We went back  to the restaurant and told Kathy, the waitress, the good news. We just needed to be out front of the bus depot at 1am when the bus came. Her eyes got really big. Apparently, one of the solutions to the homeless problem in San Francisco was to give these wayward folks a bus ticket out of town. One of the most common destinations is..... Garberville, CA!

She refused to let us sit outside on the sidewalk until 1 in the morning and instead took us home with her after work for a few hours. She dropped us back off and waited until the bus had us safely on our way. On the 27 hour bus ride to Vancouver we made some friends from Mexico and I played a game that appeared similar to rock-paper-scissors. I didn't know the rules because the kid I was playing against only spoke Spanish and I only speak English, but some how he always won. We had another couple of funny incidents too. In Portland we had a bit of a layover in the bus depot so I sat on a bench just outside the front door. As I sat down a Honda Civic came to a screeching halt right in front of me and the driver asked, "Yo man! You need some batteries?" I said, "uh, no." And he roared off. I was rattled so I went back inside and sat down in a corner. Kim was sitting next to a black guy and he leaned over and asked if she wanted to buy his CD. She instinctively reached over and pulled her purse closer and he did not appreciate this. He started yelling at her that she was a "white bitch" and that he was just a regular dude and she needed to get her head straight.  She walked away and ended up guiding a blind man around the bus depot because he couldn't see where he was going and no one seemed to want to help the poor guy.

Eventually the bus showed up.  Our next stop was in downtown Seattle at 2am. I popped inside to use the washroom and as soon as I crossed the threshold I spun on my heel and walked out. The dirt and smell that hit me were too much to handle and I decided that I'd go on the bus when we re-boarded. If you decide that a Greyhound bus is a better option for you, you know it's bad. After a short stop we were back aboard and on our way to Vancouver where Kim's dad and his lifelong friend's wife Pat picked us up. After that it was smooth sailing all the way back to Edmonton. You've never seen two people so happy to be wedged into the back of a 2 door Sunfire for a 12 hour car ride.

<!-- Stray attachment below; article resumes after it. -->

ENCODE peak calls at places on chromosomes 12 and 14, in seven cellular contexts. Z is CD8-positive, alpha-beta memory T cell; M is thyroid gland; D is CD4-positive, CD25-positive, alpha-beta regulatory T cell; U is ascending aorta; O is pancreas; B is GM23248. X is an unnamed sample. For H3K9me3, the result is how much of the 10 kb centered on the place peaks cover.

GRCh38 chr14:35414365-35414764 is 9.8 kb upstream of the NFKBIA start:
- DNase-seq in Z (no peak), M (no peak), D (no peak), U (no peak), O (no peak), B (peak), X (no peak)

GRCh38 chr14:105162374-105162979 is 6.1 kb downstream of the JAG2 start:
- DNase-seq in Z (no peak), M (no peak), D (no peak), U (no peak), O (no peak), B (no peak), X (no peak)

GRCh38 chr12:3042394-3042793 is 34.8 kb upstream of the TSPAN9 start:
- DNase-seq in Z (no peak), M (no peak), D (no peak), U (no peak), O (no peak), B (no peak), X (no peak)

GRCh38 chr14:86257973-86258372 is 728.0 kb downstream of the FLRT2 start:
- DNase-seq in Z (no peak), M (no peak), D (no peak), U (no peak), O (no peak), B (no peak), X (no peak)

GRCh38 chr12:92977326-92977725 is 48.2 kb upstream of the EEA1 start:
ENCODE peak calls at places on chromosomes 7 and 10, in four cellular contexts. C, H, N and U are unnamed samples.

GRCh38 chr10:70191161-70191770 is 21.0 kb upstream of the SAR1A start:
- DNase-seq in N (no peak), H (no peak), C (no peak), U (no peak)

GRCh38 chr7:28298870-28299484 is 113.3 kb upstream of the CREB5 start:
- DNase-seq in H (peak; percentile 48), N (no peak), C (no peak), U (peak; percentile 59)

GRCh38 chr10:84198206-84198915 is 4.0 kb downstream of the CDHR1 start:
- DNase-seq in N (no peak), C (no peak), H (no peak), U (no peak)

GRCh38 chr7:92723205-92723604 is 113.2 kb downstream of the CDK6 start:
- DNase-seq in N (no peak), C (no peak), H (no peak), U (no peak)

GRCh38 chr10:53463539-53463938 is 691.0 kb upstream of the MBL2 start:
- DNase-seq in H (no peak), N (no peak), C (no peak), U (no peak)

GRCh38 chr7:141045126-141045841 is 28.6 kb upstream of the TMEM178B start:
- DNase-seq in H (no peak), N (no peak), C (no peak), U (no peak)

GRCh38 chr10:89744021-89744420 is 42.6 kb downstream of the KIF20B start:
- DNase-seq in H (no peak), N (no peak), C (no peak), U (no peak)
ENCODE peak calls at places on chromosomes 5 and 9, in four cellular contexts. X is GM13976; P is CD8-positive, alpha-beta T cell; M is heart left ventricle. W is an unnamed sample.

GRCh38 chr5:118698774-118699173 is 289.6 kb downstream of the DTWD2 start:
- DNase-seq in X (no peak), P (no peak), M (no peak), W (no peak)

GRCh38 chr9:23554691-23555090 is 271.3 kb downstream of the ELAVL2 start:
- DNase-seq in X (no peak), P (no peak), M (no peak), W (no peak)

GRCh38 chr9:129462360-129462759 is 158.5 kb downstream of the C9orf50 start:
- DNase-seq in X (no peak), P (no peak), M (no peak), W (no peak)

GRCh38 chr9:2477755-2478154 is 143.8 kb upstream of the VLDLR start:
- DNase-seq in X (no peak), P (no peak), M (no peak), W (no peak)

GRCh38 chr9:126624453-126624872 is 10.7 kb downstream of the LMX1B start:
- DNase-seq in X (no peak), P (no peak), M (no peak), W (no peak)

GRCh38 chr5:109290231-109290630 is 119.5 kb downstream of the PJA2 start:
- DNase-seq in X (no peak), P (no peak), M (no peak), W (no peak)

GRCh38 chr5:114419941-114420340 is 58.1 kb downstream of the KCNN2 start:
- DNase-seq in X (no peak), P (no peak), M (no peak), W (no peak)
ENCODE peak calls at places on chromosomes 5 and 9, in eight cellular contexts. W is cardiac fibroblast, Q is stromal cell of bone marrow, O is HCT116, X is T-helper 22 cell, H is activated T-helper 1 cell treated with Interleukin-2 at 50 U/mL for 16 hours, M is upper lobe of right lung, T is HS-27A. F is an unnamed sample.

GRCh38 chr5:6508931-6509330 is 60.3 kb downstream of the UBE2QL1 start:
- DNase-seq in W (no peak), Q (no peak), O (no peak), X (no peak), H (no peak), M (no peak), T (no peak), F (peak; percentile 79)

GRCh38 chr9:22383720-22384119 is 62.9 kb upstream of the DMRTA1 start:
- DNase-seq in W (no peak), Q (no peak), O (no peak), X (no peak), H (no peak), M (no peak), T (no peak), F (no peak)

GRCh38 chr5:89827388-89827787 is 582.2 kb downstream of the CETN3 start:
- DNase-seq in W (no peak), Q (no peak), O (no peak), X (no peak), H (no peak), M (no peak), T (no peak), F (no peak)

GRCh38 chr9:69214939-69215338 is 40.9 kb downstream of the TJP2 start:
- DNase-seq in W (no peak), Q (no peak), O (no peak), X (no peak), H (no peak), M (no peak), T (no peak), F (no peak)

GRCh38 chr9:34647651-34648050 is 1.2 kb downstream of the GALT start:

This could easily have been one of the worst experiences of our lives but the stories that Kim and I have gotten out of it are amazing. Plus, we know we can adapt and survive and it has made our relationship stronger.

On our honeymoon we went to Tofino, BC on Vancouver Island.

This beautiful sea-side town has an amazing little hotel called the Middle Beach Lodge. It was BEAUTIFUL! As we parked the car they even had a porch with rain jackets and rubber boots for you to take and walk the beach hand-in-hand looking for seashells. We got to the front desk and asked for our room. The girl at the front desk flipped through the reservations and said, "I don't see your name." We pulled out the brochure of Tofino accommodations and after some digging realized that the phone number I had called were for the previous hotel alphabetically. The Maquinna Lodge. The Maquinna Lodge is tastefully appointed with a wallpapered water pipe running the length of the room and a large hole in the wall we discovered when messing around moving pictures on the wall.   We did, however, have a view of the ocean. Not a great one and you had to look through all of the power lines and over the co-op grocery store but technically you could see the ocean. And we were REALLY close to the neighborhood bar - it was right under our room.  Luckily, the front desk staff realized we had made a mistake and allowed us to cancel the second night that we had booked. This could have been devastating as we had gotten married when I was still in University and we were broke but we just looked at each other and laughed hysterically.

It's experiences like this that can really make you or break you. How do you react when faced with adversity? Do you see the humour and opportunity in these situations or do you freak out and break down? This is not to say that I don't have my occasional spaz outs or overreact to bad news but overall I'm pretty calm, cool and collected and even overly happy about bad situations.

This has been absolutely critical in Ironman racing. When you're feeling exhausted after 5 hours on a bike and some teenager yells at you that you're fat and an elderly gentleman gives you the finger you can either get bummed out or you can laugh at just how ridiculous it all is.

I would strongly urge you to take any opportunity you can to look at a everything life throws at you and find the funny, no matter how hard you have to look.